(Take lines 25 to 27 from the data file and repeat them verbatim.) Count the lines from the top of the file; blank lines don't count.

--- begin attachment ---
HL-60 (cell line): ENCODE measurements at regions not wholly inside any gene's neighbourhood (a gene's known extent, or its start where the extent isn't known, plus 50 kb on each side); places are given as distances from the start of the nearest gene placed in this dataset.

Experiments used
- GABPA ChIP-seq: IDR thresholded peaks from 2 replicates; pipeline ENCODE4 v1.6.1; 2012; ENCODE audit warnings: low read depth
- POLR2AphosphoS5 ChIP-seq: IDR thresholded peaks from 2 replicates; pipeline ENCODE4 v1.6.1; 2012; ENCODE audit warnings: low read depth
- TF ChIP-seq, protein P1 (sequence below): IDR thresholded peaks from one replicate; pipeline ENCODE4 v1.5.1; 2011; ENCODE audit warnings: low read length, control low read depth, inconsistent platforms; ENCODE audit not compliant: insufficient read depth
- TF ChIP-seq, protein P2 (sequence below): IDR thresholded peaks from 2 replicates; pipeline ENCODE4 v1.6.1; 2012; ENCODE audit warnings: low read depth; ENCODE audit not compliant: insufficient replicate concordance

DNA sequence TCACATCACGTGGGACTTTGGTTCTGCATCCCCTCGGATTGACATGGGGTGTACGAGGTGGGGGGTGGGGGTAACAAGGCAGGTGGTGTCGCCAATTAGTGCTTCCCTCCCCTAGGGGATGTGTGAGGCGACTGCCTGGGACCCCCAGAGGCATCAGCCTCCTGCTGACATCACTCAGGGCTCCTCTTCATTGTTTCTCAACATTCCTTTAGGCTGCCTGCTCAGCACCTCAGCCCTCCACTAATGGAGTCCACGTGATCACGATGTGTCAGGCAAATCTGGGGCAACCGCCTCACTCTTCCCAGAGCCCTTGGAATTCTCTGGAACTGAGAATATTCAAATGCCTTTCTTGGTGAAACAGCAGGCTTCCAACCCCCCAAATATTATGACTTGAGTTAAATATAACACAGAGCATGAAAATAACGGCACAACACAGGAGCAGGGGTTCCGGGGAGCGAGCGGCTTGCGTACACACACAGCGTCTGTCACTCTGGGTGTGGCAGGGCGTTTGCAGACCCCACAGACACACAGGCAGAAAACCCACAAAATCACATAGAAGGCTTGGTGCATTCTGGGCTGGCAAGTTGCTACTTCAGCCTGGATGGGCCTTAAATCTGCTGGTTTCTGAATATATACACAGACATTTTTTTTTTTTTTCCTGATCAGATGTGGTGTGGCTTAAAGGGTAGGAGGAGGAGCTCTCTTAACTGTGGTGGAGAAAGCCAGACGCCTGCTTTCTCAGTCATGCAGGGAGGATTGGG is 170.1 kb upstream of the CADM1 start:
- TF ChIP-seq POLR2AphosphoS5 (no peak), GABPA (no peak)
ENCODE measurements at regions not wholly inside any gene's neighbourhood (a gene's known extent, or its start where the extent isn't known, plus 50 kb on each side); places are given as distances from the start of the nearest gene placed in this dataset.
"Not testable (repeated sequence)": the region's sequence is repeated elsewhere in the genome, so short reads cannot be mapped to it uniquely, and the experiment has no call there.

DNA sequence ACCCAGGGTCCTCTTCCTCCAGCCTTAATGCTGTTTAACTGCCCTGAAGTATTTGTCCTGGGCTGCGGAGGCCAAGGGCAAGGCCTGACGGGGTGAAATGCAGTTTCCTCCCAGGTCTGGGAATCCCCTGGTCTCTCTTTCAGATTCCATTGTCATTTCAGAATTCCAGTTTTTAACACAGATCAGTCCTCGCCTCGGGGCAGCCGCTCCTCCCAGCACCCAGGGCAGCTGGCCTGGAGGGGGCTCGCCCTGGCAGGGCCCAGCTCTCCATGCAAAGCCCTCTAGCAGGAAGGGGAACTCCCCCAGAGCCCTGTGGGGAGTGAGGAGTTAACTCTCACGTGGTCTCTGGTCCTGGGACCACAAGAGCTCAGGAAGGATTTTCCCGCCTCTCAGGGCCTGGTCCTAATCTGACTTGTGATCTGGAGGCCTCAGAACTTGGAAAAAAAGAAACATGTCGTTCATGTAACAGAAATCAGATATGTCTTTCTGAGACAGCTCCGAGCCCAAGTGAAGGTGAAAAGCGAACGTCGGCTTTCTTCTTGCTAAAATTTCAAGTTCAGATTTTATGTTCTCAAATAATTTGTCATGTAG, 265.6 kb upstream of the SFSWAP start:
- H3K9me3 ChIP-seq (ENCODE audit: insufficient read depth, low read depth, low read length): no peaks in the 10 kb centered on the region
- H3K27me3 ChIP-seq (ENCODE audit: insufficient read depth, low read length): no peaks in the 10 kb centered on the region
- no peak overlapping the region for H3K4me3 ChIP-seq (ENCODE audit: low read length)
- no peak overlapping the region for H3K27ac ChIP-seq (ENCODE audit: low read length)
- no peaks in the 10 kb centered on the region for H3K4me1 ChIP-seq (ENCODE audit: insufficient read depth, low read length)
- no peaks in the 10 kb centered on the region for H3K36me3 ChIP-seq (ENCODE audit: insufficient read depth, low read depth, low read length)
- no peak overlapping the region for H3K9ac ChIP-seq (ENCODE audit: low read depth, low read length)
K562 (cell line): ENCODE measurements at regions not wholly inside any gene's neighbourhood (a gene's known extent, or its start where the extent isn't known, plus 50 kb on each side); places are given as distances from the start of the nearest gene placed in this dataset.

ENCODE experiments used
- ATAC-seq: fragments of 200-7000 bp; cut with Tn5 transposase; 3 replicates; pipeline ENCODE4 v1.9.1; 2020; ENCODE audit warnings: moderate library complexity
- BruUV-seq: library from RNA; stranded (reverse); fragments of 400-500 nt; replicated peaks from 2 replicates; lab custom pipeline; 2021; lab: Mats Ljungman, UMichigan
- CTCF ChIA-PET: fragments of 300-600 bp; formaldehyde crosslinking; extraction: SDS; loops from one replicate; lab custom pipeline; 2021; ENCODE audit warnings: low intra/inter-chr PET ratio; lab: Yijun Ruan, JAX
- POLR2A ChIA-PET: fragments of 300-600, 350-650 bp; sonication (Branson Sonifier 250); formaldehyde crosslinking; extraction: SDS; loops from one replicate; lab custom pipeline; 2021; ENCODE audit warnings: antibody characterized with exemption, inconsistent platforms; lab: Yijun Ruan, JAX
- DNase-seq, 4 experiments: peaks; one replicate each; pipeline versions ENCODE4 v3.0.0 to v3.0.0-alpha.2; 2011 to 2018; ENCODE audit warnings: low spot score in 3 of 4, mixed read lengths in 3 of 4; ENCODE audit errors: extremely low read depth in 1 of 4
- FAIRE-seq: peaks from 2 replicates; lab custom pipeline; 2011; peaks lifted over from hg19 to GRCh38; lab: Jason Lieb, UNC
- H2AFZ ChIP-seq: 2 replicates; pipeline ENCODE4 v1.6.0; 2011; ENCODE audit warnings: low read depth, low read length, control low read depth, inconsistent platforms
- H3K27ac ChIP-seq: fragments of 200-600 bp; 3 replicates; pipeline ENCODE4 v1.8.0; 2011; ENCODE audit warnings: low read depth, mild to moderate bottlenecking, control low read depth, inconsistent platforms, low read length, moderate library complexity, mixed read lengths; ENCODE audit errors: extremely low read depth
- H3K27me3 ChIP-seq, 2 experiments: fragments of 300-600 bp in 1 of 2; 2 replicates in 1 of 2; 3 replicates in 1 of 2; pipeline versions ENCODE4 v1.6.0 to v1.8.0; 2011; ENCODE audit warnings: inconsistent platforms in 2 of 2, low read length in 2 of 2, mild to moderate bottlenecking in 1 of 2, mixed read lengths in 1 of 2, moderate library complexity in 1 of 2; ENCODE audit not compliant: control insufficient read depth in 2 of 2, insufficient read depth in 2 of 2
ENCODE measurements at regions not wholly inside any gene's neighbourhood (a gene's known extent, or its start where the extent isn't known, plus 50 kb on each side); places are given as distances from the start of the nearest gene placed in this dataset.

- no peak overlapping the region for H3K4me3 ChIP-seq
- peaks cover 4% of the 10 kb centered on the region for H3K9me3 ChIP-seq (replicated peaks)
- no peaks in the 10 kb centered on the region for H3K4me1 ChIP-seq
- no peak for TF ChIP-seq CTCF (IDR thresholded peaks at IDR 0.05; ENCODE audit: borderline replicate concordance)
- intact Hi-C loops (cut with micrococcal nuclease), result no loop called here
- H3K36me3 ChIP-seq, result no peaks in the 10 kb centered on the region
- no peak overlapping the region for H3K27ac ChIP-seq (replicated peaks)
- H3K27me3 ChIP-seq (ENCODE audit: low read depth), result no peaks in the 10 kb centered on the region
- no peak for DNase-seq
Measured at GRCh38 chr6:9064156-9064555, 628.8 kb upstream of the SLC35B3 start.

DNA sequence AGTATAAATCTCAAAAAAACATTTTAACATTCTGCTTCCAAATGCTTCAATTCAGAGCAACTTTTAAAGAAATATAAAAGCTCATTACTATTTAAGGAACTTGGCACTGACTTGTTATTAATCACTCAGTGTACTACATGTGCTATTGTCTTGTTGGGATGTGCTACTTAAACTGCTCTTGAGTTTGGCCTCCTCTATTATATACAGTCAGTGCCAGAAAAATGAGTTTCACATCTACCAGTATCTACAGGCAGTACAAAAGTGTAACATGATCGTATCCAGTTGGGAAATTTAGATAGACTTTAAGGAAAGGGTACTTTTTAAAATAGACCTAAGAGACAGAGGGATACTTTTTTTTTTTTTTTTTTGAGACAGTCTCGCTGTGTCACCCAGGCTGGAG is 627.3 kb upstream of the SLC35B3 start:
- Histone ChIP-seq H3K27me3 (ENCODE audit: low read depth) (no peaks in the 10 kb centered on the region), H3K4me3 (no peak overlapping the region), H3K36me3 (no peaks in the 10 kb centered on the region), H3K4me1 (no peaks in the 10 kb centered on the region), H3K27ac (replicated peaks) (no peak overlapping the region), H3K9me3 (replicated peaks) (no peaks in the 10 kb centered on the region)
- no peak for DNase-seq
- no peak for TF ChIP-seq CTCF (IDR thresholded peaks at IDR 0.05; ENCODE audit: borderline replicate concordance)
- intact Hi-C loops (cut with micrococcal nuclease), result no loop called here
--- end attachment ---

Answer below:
- DNase-seq, 4 experiments: peaks; one replicate each; pipeline versions ENCODE4 v3.0.0 to v3.0.0-alpha.2; 2011 to 2018; ENCODE audit warnings: low spot score in 3 of 4, mixed read lengths in 3 of 4; ENCODE audit errors: extremely low read depth in 1 of 4
- FAIRE-seq: peaks from 2 replicates; lab custom pipeline; 2011; peaks lifted over from hg19 to GRCh38; lab: Jason Lieb, UNC
- H2AFZ ChIP-seq: 2 replicates; pipeline ENCODE4 v1.6.0; 2011; ENCODE audit warnings: low read depth, low read length, control low read depth, inconsistent platforms